Democracies die behind closed doors.
Those words enshrined in history in a 2002 ruling by U.S. Sixth Circuit Court Judge Damon Keith declared that a government that operates behind closed doors is one that “selectively controls information rightfully belonging to the people. Selective information is misinformation.”
Keith’s words were relevant when he delivered them in response to a government effort to bar the public from court hearings for individuals charged in the Sept. 11 attacks. And it’s especially poignant today as Traverse City Area Public Schools officials work to obscure their decisions from public view.
Generations of journalists have spent their careers eating, sleeping and breathing the values behind Keith's words. They describe one of the core principles for which many of us sacrifice time with our families, relationships with loved ones, financial security and sleep: A government that excludes the people is not for the people.
We volunteer for this work, and the abuse we sometimes receive in return, because we believe in the value — the necessity -- of an informed, engaged public.
We witnessed firsthand the power of an engaged community Friday afternoon. It was a heartening moment for our journalists.
Record-Eagle reporters engaged in a familiar tug-of-war with public officials in the days before Friday’s short-notice, closed-session meeting of the Traverse City Area Public Schools Board of Education.
Starting Wednesday, schools reporter Brendan Quealy began the frustrating task of trying to confirm a tip that something drastic was in the works within the leadership ranks at TCAPS. The tip — a rumor most of us likely have heard by now — claimed TCAPS’ new superintendent, Ann Cardon, is leaving the district, either voluntarily or through an orchestrated ouster, after barely more than 70 days on the job.
If true, it’s the kind of move to which our community deserves to be privy, a decision that impacts thousands of students, hundreds of employees and every constituent who contributes to the district’s $100 million budget.
Such a move also would signal a woeful failure of trustees’ most important duty.
Quealy reacted as any good journalist would by going straight to Cardon for answers. Her response was cagey, and we suspect someone else may have been conferenced into the call.
We have standards, believe in reporting fact, not conjecture, so we often find ourselves scrambling to confirm or debunk rumors as they spread and evolve. This week was no different.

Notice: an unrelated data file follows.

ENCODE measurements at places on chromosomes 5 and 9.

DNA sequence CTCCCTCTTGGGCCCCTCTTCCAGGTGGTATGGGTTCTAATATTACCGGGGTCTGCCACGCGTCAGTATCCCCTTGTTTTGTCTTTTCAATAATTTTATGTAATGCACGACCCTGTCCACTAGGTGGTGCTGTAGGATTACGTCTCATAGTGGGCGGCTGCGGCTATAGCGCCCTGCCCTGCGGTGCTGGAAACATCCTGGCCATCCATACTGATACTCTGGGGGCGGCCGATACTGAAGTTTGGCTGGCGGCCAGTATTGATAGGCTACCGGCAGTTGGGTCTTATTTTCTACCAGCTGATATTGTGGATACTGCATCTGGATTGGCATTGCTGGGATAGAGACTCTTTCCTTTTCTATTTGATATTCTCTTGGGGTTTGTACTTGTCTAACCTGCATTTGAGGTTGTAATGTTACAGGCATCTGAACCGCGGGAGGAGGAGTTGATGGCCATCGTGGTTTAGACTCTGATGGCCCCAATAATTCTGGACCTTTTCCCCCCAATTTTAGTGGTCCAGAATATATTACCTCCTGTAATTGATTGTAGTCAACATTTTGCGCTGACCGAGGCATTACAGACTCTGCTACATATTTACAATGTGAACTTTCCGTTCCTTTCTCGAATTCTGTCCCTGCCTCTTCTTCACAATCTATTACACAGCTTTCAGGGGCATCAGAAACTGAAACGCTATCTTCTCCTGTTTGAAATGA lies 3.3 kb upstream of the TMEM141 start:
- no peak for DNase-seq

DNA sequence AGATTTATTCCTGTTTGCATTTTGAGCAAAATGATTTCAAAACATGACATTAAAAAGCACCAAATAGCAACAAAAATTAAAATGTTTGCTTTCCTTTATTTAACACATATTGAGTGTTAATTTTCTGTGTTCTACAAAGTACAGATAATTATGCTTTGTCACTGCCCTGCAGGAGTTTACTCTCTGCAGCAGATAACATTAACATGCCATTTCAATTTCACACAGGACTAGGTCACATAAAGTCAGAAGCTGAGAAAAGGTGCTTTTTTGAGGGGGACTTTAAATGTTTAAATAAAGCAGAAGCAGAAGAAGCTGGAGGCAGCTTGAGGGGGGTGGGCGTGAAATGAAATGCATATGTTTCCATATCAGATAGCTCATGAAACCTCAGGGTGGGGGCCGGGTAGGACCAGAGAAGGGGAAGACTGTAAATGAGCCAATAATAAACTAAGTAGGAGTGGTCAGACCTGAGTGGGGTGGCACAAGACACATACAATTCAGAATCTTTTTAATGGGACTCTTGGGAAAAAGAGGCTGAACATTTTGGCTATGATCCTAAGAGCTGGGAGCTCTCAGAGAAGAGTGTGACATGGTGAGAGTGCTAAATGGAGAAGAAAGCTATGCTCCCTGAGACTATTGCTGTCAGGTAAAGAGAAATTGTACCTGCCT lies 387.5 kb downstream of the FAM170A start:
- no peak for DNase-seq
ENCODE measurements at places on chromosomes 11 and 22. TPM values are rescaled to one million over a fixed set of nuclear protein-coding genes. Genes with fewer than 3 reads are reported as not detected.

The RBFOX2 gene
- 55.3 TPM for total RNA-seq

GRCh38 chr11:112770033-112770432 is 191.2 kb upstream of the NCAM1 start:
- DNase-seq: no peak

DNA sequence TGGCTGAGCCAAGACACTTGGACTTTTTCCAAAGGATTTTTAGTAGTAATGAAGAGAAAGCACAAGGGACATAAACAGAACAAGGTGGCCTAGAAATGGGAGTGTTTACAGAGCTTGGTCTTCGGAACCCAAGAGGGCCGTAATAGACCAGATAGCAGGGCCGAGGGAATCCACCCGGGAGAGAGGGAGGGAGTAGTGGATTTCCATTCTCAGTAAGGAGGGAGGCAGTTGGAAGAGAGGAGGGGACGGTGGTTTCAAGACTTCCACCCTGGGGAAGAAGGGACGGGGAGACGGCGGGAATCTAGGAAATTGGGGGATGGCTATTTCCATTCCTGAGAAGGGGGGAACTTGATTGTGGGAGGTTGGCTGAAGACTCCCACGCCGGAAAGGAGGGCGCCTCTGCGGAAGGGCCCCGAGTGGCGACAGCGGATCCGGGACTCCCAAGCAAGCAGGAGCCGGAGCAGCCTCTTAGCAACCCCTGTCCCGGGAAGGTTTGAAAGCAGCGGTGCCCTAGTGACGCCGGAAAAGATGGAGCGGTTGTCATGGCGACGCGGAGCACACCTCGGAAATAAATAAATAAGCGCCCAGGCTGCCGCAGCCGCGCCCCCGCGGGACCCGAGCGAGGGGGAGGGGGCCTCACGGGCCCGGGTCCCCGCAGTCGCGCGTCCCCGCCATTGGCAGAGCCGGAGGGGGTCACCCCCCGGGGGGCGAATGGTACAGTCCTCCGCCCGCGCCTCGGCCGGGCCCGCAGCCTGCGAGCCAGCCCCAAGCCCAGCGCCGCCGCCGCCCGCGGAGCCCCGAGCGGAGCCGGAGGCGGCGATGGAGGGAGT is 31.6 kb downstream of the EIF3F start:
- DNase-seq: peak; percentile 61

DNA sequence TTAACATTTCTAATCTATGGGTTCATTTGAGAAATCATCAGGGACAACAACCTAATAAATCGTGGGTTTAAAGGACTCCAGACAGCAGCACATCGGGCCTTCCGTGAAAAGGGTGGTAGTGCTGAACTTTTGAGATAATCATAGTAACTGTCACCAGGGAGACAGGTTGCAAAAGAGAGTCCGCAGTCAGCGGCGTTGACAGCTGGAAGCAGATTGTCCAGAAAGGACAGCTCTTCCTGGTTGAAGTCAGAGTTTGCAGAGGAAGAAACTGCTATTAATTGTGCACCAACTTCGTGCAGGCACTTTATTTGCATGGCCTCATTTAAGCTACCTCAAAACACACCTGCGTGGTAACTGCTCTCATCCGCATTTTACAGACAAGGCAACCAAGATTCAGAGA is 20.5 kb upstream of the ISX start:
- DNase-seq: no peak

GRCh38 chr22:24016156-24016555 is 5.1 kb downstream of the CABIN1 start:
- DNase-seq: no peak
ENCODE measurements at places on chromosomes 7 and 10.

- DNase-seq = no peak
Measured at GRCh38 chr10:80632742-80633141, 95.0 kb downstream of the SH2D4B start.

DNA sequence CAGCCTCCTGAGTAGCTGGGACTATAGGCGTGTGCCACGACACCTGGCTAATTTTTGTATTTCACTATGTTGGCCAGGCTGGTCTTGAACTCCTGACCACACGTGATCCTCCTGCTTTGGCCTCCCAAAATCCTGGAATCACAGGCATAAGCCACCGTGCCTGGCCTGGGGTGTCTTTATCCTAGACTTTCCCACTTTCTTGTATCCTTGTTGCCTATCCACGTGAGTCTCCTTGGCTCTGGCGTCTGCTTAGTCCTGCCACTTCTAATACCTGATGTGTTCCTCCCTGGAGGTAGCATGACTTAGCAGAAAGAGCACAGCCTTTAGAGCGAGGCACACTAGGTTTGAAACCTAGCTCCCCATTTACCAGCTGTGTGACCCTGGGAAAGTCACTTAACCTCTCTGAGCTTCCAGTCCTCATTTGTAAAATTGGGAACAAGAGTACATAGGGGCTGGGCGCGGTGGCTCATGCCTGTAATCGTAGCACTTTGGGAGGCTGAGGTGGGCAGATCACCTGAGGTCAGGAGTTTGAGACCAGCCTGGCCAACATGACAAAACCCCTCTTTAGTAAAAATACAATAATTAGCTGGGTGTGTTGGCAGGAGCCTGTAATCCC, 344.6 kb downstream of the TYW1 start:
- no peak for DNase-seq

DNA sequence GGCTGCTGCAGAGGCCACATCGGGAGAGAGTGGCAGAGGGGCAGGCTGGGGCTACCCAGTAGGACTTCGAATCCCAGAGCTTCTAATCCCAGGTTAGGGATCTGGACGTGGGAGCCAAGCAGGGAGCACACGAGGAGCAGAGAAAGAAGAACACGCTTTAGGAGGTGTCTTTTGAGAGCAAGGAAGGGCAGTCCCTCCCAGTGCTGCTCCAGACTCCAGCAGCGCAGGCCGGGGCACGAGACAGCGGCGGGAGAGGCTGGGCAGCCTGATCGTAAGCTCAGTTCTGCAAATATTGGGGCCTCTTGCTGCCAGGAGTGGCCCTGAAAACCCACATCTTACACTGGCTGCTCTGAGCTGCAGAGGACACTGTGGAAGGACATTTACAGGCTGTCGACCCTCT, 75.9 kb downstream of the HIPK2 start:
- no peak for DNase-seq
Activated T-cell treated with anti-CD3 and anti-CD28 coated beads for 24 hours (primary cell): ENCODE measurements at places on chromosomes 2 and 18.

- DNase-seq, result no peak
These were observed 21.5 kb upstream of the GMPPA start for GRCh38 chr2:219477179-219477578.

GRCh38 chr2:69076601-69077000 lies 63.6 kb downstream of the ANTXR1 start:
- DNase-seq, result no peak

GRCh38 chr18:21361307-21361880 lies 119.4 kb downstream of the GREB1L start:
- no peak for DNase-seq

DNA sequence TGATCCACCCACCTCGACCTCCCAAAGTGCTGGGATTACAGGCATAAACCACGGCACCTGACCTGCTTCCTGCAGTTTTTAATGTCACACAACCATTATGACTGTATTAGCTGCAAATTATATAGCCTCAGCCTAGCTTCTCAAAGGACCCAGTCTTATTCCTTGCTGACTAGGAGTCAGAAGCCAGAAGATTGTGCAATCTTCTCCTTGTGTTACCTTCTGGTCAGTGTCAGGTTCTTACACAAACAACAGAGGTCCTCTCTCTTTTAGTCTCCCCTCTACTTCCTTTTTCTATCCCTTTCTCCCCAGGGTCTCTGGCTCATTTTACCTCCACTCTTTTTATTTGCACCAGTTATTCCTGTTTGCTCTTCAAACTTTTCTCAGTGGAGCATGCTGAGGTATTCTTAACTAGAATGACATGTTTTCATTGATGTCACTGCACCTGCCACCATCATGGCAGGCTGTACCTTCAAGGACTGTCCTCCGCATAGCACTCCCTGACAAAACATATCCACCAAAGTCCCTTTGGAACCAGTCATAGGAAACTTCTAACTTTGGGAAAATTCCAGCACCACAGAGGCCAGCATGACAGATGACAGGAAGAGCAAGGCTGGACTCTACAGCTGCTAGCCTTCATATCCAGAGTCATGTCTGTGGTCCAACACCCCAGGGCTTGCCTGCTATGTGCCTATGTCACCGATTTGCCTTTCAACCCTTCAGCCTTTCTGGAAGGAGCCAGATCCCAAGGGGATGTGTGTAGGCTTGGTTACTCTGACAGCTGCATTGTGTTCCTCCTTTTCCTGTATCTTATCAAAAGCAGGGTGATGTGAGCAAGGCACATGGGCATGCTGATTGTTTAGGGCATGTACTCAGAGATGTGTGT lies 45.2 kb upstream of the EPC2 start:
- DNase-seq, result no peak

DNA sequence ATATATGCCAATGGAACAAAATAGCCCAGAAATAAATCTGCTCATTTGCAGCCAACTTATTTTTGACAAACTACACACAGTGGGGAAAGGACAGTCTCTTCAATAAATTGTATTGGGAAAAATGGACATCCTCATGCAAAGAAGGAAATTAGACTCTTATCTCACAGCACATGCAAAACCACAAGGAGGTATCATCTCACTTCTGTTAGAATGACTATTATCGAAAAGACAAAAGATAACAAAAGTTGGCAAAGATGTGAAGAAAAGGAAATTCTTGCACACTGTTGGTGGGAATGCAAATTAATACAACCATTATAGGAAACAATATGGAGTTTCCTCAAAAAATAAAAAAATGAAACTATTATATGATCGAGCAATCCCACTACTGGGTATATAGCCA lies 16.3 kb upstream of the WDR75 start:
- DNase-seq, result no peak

Several TCAPS officials, including board President Sue Kelly, either declined to answer questions or refused to return multiple calls and text messages. Further, Kelly, during a Thursday afternoon interview in which she refused to answer questions, failed to mention she was planning to call a last-minute, untelevised, special board meeting Friday afternoon. That meeting was set for the sole purpose of facilitating a closed-session discussion.
The only hints we have at the content of recent closed-door talks at TCAPS come from a letter trustee Erica Moon Mohr wrote to her fellow board members. The Record-Eagle obtained that letter, confirmed its authenticity with Moon Mohr and published it Friday morning. It’s clear Kelly and others within the district did everything they could to exclude the public from the special meeting.
Much to some officials’ chagrin, rumors and Moon Mohr’s letter drove a wall-to-wall audience to pack into the board room for the meeting to levy concern about Cardon’s potential departure and to deride officials’ secrecy.
It was a small victory in the fight against the intentional murkiness to which some elected officials and some bureaucrats believe they’re entitled.
But we still don’t have any answers from the people who are elected to serve us.
District officials no doubt will stretch the law to the limit in their response to records requests that surely will shed light on whatever has for weeks transpired in whispers and closed-session meetings.
Worse, even raucous public outcry and pleading for transparency seemed unable to move the needle. We still don’t know whether the district soon will be leaderless and if so, for what reasons. And no public official, elected or otherwise, has made any effort to clarify the public record.
We will continue to fight night and day for transparency at TCAPS whether from the current district leadership or the next. We want answers, and like you, we lose sleep when we don’t get them.
We hope you will join us in continuing to pursue the truth, in demanding answers from the people who were elected or hired to serve our children.
Because in northern Michigan, democracy dies in closed session.